Women in prison are disciplined more frequently for minor offenses than their male counterparts in some state prison systems, including those in Illinois, according to an investigation published by NPR and the Chicago Reporter.
The yearlong investigation by Jessica Pupovac, a digital content producer at WTTW who served as lead reporter, and Kari Lydersen of the Medill School of Journalism at Northwestern University, included interviews with formerly incarcerated women, past and present corrections officials, experts and academics. The reporting team also analyzed data from prison systems in 15 states.
Pupovac said they found “overwhelming” evidence that “women are disproportionately disciplined for lower-level offenses” such as “talking back or having attitude, being disruptive or disrespectful.”
In Indiana, for example, “women’s rates of discipline were more than twice as high as men’s overall, and almost three times as high for refusing to obey an order,” according to the report.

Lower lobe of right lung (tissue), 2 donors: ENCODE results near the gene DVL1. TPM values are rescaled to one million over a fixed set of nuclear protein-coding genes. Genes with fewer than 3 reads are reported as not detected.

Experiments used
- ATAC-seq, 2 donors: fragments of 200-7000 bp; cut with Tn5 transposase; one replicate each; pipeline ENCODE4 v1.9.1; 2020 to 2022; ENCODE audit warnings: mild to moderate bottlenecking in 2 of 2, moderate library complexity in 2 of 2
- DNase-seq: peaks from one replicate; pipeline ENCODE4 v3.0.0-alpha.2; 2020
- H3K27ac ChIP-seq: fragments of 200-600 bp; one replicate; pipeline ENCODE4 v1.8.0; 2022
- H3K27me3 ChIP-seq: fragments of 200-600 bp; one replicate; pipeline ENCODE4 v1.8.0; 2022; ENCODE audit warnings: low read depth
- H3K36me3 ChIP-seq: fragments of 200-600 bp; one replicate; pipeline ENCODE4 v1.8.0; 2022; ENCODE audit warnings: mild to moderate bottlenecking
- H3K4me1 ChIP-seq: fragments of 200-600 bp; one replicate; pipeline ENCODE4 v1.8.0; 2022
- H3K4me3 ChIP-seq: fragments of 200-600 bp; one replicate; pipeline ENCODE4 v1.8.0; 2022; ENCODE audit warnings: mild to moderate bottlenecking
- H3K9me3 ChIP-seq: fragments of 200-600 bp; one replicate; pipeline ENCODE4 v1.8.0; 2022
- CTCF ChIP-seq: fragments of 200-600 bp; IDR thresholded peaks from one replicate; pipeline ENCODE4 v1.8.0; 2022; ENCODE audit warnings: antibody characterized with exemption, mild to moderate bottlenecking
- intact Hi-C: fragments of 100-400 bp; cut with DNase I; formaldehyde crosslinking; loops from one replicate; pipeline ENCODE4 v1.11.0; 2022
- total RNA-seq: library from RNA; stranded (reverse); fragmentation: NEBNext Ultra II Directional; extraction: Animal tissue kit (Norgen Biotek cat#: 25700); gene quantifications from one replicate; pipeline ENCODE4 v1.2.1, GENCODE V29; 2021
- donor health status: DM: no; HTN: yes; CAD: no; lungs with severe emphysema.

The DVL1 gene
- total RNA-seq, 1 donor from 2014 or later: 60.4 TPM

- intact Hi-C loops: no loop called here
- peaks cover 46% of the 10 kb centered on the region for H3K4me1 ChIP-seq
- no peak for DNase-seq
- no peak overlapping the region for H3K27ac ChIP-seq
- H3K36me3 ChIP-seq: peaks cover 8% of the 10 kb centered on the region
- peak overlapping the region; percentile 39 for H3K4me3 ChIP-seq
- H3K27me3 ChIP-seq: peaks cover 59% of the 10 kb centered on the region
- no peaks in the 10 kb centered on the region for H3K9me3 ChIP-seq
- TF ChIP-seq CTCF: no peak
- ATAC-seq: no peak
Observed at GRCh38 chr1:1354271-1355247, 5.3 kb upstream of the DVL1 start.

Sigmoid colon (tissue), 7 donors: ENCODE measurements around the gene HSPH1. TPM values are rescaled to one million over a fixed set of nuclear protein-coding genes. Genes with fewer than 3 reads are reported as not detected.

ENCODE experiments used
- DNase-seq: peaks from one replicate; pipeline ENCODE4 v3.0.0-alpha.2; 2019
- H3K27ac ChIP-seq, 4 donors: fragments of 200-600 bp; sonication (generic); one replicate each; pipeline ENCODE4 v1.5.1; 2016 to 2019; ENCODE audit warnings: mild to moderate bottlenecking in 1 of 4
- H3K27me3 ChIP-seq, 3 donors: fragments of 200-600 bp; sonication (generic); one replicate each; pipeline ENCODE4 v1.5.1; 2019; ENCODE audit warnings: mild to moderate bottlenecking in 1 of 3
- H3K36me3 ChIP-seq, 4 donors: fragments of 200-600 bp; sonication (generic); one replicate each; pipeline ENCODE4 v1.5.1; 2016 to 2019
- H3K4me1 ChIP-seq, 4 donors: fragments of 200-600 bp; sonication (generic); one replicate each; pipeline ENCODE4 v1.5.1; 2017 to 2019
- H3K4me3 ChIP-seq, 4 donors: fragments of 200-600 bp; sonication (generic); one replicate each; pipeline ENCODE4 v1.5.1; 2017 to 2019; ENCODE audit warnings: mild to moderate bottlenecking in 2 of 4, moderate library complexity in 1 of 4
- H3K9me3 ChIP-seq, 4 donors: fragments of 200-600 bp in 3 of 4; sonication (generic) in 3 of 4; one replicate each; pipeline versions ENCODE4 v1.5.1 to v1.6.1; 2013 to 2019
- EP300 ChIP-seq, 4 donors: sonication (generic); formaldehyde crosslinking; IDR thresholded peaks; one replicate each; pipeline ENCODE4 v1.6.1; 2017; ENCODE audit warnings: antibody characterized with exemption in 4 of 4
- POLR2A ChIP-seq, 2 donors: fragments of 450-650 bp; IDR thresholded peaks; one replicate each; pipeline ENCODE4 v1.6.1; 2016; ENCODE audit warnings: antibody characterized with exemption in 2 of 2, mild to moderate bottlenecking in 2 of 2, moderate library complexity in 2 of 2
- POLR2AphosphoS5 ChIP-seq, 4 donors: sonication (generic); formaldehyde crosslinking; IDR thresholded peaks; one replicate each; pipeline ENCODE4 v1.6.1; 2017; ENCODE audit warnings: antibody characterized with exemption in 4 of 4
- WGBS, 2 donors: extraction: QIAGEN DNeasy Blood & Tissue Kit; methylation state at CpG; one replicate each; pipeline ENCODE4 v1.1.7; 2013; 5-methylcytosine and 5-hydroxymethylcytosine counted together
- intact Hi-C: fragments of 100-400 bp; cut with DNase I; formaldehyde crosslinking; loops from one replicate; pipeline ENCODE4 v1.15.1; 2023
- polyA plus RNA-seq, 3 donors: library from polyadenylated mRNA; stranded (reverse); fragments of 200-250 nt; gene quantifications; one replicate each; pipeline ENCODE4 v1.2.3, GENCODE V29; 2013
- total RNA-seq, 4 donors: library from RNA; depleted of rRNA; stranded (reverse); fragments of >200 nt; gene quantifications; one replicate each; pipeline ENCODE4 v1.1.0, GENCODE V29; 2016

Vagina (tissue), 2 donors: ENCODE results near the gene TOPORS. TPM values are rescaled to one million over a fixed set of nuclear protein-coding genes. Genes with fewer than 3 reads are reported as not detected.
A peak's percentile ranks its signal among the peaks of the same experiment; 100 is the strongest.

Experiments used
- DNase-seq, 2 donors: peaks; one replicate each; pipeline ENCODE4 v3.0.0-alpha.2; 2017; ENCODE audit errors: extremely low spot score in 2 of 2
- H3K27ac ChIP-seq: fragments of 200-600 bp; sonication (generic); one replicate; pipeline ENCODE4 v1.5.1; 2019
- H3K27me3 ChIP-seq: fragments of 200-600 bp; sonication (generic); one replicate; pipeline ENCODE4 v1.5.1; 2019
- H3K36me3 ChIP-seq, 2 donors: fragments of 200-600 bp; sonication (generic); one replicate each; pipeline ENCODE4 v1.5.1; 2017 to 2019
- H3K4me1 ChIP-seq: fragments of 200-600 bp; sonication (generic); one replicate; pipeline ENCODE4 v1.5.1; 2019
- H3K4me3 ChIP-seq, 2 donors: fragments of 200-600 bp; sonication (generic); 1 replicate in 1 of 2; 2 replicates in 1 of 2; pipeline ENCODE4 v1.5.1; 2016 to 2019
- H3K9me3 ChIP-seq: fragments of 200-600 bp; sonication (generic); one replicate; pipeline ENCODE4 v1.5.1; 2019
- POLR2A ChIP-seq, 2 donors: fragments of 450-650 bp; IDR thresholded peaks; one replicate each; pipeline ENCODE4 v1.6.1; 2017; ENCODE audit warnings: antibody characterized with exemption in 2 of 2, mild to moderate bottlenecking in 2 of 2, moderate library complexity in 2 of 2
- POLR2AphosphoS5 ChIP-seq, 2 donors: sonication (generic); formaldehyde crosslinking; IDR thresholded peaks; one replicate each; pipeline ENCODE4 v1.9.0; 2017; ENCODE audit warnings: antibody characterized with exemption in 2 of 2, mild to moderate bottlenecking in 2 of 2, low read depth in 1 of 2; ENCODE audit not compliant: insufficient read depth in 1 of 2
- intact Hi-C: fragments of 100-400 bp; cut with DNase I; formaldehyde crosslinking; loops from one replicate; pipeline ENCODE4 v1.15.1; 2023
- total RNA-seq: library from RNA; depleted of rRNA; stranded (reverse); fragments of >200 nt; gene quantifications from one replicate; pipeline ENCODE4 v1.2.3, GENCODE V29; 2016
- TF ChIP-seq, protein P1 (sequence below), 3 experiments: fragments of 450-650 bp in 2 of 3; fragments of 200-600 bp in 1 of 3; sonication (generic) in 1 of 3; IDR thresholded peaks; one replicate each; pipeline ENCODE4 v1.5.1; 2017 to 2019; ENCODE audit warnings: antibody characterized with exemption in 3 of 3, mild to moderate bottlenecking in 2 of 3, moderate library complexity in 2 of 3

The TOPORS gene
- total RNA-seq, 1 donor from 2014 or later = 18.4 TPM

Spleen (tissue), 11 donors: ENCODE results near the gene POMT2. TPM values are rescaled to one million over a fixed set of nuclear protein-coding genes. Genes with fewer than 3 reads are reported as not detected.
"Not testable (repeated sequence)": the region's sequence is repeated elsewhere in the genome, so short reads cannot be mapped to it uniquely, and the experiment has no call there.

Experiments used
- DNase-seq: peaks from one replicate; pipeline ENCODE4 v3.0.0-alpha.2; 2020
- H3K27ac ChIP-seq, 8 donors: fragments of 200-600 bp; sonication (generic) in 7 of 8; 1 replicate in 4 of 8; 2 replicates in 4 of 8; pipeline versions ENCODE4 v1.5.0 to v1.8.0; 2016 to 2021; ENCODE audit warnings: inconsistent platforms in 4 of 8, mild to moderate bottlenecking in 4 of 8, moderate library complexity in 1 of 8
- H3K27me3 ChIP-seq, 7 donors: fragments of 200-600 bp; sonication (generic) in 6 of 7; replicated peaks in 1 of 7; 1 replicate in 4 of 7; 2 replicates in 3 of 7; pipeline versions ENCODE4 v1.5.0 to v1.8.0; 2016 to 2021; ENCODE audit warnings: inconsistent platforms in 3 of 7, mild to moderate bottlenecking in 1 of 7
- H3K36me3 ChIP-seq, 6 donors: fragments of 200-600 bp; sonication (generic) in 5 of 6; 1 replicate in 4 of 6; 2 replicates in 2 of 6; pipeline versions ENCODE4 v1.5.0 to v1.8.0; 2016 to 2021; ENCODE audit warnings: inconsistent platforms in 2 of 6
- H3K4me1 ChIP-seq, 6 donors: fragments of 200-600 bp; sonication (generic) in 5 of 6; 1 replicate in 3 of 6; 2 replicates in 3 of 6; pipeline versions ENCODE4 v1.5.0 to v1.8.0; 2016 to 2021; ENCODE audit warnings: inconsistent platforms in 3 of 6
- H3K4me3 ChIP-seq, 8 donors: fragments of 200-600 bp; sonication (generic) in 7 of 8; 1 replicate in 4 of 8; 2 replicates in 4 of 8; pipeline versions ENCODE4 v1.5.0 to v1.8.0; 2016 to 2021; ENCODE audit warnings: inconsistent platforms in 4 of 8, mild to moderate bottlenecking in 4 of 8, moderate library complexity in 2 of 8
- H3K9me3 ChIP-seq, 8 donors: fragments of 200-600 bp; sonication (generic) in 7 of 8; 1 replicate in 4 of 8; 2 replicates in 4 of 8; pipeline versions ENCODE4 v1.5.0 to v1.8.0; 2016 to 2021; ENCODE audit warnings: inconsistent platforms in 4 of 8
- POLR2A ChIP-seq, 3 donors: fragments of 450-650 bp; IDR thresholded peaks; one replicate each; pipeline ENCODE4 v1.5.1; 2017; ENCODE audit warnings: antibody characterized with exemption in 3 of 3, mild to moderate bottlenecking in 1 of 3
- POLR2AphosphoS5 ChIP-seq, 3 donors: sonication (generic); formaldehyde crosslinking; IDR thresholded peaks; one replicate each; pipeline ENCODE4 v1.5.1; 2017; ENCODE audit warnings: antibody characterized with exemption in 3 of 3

Pupovac said the discrepancy could be partly due to inadequate training of corrections officers amid a female inmate population that’s grown over the past few decades.
Disciplinary actions can push an inmate’s release date back by revoking good conduct credits. The punishment can also rescind family contact or commissary privileges.
Pupovac said the discipline can also exacerbate the mental state of inmates.
“Women in prison have a higher incidence of PTSD than any other studied demographic – including combat veterans,” Pupovac said. “A lot of women talked about how the treatment by officers … being put in restraints, being put in isolation, being yelled at, these things tended to trigger past trauma.”
Earlier this year, Pupovac testified before the U.S. Commission on Civil Rights, sharing her report’s findings and providing recommendations to the federal commission.
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